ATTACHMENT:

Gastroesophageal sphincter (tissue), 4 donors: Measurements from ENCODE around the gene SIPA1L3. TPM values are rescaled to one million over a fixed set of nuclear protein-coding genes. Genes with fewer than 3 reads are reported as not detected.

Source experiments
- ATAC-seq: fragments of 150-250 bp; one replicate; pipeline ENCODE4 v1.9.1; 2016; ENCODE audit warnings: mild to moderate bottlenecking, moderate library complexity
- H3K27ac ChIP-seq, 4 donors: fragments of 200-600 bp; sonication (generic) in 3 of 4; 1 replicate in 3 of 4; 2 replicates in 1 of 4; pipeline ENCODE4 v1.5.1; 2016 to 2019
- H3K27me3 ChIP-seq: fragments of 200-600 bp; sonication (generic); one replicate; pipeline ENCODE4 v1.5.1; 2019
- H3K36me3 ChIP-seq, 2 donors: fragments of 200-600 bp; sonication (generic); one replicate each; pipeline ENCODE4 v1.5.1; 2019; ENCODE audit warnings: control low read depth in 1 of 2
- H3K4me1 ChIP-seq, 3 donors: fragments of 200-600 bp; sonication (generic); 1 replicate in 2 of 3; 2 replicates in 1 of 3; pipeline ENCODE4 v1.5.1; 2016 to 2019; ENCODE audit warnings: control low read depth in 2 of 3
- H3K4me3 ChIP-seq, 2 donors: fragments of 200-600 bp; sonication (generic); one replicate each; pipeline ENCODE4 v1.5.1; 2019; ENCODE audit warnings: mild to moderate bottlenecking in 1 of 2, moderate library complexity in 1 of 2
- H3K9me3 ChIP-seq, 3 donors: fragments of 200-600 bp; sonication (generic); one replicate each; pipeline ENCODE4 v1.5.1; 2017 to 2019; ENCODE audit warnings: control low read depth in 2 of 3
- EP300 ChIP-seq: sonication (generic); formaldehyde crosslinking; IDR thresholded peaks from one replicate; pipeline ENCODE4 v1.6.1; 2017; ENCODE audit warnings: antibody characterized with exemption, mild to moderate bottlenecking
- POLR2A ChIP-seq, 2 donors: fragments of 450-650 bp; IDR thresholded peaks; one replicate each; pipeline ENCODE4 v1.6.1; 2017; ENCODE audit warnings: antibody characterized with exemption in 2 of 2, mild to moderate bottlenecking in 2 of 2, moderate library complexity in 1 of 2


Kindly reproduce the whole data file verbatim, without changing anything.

Gastroesophageal sphincter (tissue), 4 donors: Measurements from ENCODE around the gene SIPA1L3. TPM values are rescaled to one million over a fixed set of nuclear protein-coding genes. Genes with fewer than 3 reads are reported as not detected.

Source experiments
- ATAC-seq: fragments of 150-250 bp; one replicate; pipeline ENCODE4 v1.9.1; 2016; ENCODE audit warnings: mild to moderate bottlenecking, moderate library complexity
- H3K27ac ChIP-seq, 4 donors: fragments of 200-600 bp; sonication (generic) in 3 of 4; 1 replicate in 3 of 4; 2 replicates in 1 of 4; pipeline ENCODE4 v1.5.1; 2016 to 2019
- H3K27me3 ChIP-seq: fragments of 200-600 bp; sonication (generic); one replicate; pipeline ENCODE4 v1.5.1; 2019
- H3K36me3 ChIP-seq, 2 donors: fragments of 200-600 bp; sonication (generic); one replicate each; pipeline ENCODE4 v1.5.1; 2019; ENCODE audit warnings: control low read depth in 1 of 2
- H3K4me1 ChIP-seq, 3 donors: fragments of 200-600 bp; sonication (generic); 1 replicate in 2 of 3; 2 replicates in 1 of 3; pipeline ENCODE4 v1.5.1; 2016 to 2019; ENCODE audit warnings: control low read depth in 2 of 3
- H3K4me3 ChIP-seq, 2 donors: fragments of 200-600 bp; sonication (generic); one replicate each; pipeline ENCODE4 v1.5.1; 2019; ENCODE audit warnings: mild to moderate bottlenecking in 1 of 2, moderate library complexity in 1 of 2
- H3K9me3 ChIP-seq, 3 donors: fragments of 200-600 bp; sonication (generic); one replicate each; pipeline ENCODE4 v1.5.1; 2017 to 2019; ENCODE audit warnings: control low read depth in 2 of 3
- EP300 ChIP-seq: sonication (generic); formaldehyde crosslinking; IDR thresholded peaks from one replicate; pipeline ENCODE4 v1.6.1; 2017; ENCODE audit warnings: antibody characterized with exemption, mild to moderate bottlenecking
- POLR2A ChIP-seq, 2 donors: fragments of 450-650 bp; IDR thresholded peaks; one replicate each; pipeline ENCODE4 v1.6.1; 2017; ENCODE audit warnings: antibody characterized with exemption in 2 of 2, mild to moderate bottlenecking in 2 of 2, moderate library complexity in 1 of 2